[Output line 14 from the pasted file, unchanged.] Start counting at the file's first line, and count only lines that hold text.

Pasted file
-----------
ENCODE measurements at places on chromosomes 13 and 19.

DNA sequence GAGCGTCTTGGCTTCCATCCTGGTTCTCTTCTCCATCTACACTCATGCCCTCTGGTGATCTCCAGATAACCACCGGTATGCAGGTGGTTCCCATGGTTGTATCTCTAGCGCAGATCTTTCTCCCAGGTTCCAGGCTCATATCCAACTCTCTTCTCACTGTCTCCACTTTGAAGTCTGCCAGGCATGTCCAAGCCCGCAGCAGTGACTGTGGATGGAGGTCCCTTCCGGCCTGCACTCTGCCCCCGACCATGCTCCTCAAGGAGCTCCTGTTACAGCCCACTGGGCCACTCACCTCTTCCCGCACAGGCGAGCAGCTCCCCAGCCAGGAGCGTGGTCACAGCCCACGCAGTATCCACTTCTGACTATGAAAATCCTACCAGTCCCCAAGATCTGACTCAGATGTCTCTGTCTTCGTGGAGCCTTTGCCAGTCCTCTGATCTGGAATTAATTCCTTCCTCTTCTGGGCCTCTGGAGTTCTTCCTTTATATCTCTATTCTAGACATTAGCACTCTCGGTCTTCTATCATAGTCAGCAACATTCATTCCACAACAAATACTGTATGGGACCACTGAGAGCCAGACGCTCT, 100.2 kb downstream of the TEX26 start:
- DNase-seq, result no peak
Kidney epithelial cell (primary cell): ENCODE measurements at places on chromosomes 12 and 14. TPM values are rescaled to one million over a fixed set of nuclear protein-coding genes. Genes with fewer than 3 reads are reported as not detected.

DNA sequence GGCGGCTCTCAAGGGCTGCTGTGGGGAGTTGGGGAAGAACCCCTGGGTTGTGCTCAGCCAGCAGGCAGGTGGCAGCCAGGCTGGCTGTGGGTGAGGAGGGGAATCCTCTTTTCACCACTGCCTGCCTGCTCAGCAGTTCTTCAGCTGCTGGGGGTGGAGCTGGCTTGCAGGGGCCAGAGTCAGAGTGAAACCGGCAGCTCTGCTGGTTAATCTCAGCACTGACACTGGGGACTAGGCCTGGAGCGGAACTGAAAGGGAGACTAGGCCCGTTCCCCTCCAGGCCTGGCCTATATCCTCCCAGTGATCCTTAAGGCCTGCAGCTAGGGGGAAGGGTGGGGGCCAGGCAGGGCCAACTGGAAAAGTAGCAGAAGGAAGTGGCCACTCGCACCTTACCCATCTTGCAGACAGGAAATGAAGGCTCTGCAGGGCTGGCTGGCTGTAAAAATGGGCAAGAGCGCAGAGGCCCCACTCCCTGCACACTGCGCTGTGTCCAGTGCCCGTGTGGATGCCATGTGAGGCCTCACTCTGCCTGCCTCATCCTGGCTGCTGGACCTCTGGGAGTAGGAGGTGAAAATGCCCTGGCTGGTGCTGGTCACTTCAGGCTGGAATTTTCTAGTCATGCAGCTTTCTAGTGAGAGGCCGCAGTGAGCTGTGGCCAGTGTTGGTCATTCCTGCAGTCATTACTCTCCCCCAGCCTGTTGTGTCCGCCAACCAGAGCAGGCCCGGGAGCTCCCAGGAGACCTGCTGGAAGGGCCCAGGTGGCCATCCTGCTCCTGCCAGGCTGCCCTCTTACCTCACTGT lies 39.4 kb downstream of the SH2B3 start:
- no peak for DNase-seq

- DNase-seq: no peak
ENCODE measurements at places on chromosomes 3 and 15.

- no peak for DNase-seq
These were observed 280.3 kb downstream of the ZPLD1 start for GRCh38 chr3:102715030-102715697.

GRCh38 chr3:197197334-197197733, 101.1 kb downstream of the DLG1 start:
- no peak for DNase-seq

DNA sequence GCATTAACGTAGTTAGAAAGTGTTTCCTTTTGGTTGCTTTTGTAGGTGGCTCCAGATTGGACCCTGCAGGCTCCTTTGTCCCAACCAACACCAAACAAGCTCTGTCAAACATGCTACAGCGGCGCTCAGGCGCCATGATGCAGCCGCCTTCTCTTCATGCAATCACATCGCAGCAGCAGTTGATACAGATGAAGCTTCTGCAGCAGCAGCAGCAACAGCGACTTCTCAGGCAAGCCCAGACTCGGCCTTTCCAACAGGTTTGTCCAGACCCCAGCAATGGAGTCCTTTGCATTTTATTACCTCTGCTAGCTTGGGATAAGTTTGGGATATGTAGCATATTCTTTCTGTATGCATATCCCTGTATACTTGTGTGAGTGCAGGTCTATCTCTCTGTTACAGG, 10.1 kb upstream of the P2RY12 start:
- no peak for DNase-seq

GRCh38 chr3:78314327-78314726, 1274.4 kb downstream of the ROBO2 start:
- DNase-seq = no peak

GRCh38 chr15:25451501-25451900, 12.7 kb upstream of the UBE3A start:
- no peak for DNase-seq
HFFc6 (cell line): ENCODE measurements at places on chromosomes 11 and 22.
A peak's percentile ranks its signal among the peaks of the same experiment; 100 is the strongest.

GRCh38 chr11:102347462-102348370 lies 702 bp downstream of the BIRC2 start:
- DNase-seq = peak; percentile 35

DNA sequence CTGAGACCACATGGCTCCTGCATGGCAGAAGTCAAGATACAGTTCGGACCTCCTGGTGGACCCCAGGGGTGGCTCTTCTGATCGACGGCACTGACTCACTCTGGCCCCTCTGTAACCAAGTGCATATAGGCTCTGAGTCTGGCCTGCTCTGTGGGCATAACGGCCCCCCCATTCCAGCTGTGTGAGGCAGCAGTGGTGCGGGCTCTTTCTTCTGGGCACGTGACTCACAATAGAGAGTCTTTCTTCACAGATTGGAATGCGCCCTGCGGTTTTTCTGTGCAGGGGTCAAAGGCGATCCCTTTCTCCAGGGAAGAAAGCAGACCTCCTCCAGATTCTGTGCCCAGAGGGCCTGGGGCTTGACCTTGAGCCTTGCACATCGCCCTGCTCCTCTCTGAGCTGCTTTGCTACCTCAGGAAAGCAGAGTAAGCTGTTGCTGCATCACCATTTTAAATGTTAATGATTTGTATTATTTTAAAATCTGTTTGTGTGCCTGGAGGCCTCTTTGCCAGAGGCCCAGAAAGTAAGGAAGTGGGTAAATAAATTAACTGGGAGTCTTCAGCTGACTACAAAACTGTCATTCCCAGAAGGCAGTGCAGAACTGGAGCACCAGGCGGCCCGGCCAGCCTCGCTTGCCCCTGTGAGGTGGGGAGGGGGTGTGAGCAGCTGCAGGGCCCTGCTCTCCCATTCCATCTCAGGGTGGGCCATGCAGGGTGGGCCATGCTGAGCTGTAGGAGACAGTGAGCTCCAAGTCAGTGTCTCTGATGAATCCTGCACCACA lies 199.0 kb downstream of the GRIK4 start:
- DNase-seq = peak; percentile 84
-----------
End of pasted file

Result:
- no peak for DNase-seq